Thousands expected at cross-country C-51 protests

LauraBeaulne
ca-news-canada-politics
OpenMedia is one of the organizations supporting the national day of action in protest of Bill C-51 (OpenMedia.ca)

Critics of the Conservative government’s anti-terror legislation will be gathering in over 50 cities across the country Saturday in an effort to raise awareness about the controversial bill and encourage the government to go back to the C-51 drawing board.

LeadNow, OpenMedia and Amnesty International are among the organizations involved in or throwing support behind what’s been dubbed the national day of action against Bill C-51 on March 14.

OpenMedia executive director Steve Anderson told Yahoo Canada News that over 15,000 individuals have RSVP’d for the cross-country events online.

“More and more Canadians from all walks of life are concerned about this bill,” he said. “We’re just hoping to make that more clear to the government and educate more Canadians, because … the real kind of challenge for those of us who understand the dangers of the bill is to educate [other] Canadians.

The government’s anti-terror bill, which was introduced in Parliament at the end of January, has received widespread criticism from academics, legal experts and rights and free speech advocates. Conservatives in the House of Commons say the legislation is necessary to keep Canadians safe from terrorist threats.

“We think that the government should go back to the drawing board…work in consultation with the privacy commissioner [and] seek the opinions of experts,” Anderson added.   

Bill C-51 would, among other things, expand powers of Canada’s spy agency CSIS, ban the promotion of terrorism, facilitate information sharing among federal institutions and give police powers to preventatively detain terror suspects.

Concerns about Bill C-51 have spread beyond political and activist circles. Anderson said OpenMedia doesn’t want to take the credit for how these rallies have come together in just a couple of weeks.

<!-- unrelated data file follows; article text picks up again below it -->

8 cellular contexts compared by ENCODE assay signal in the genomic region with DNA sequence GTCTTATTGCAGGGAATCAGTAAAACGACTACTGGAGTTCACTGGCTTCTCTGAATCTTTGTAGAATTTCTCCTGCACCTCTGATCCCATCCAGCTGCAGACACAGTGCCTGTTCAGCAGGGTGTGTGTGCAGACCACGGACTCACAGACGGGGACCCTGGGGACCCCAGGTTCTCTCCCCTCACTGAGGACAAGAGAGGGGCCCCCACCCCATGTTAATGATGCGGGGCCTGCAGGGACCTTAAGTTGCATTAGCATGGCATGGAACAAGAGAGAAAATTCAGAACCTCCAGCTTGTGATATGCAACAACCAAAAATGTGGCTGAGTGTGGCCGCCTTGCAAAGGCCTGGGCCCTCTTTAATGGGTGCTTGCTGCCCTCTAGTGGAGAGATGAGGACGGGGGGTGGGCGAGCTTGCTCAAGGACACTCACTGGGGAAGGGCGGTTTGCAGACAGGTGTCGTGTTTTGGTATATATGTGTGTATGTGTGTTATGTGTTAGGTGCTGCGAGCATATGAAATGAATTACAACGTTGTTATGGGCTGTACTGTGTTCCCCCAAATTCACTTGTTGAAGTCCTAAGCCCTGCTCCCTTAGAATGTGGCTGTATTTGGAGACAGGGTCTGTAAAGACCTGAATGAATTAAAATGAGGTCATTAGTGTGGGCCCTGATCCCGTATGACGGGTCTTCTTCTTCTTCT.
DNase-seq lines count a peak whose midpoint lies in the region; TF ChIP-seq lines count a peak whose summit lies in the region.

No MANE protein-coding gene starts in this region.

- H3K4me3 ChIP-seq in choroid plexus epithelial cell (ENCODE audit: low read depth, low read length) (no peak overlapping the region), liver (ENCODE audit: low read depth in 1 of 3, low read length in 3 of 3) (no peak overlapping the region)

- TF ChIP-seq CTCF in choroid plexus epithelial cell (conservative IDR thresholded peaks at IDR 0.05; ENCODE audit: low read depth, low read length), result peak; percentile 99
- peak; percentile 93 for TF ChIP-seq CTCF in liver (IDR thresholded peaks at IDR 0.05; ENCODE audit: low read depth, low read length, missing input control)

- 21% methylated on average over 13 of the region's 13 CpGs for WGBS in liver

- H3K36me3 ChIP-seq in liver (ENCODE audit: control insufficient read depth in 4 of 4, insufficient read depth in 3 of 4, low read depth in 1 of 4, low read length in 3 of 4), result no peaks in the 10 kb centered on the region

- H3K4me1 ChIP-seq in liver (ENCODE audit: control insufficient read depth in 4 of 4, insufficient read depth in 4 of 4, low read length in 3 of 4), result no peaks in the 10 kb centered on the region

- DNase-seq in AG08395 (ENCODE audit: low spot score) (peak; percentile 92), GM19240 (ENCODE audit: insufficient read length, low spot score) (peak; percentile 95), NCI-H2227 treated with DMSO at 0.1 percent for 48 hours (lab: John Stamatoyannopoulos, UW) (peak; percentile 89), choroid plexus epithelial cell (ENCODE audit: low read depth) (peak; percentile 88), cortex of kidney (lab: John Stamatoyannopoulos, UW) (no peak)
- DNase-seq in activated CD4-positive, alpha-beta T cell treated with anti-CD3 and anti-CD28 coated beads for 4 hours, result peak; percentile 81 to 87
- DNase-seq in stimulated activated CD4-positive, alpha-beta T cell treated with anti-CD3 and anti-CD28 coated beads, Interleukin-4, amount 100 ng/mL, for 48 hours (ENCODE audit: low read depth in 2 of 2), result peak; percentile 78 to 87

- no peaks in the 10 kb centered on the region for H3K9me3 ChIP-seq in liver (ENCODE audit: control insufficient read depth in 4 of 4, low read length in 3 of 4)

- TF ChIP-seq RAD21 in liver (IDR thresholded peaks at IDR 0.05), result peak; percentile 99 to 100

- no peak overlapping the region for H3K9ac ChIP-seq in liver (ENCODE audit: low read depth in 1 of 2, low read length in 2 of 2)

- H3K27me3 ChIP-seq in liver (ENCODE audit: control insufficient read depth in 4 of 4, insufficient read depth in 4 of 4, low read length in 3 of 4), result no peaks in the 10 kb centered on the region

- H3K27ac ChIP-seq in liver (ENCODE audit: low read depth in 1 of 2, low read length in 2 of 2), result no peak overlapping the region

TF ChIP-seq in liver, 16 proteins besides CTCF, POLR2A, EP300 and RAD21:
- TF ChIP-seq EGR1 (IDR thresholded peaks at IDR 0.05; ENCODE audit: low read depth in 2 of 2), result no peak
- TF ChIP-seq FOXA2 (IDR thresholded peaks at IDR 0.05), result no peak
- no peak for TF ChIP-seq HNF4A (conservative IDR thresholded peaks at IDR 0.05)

“It’s just regular people kind of stepping up…Canadians are taking it upon themselves,” he said. 

Regular people, as Anderson put it, are involved but also, possibly, some Canadian celebrities. Hamilton’s rally could see a few musicians in attendance, who are in town for the Juno Awards taking place in the southern Ontario city this year.

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LeadNow and OpenMedia have invited members of all political parties to attend the cross-country events.

Green Party leader Elizabeth May is confirmed for the protest at Nathan Phillips Square in Toronto, and NDP MP Nycole Turmel will attend the Ottawa rally. Randall Garrison, the NDP’s public safety critic, spoke about the rallies during question period on Friday.

Anderson said that although Liberal MPs have been invited, they’d be more inclined to keep their heads down. New Democrats and Greens in the House of Commons oppose Bill C-51 and Liberals, even though leader Justin Trudeau has admitted problems with the bill, plan on supporting it when it comes to a vote.

“At OpenMedia we’ve been quite public in stating that we’re disappointed in the position the Liberals have taken,” Anderson said.

He added that it wouldn’t be too difficult for the Liberals — or Conservatives for that matter — to change their tunes on C-51 as it makes its way through Parliament.

They could say, “we’ve seen with this bill since it was officially announced [and] Canadians don’t like what they see. There are grave concerns and experts have been pretty unanimous,” Anderson said.

“I think there’s a lot of room for that.”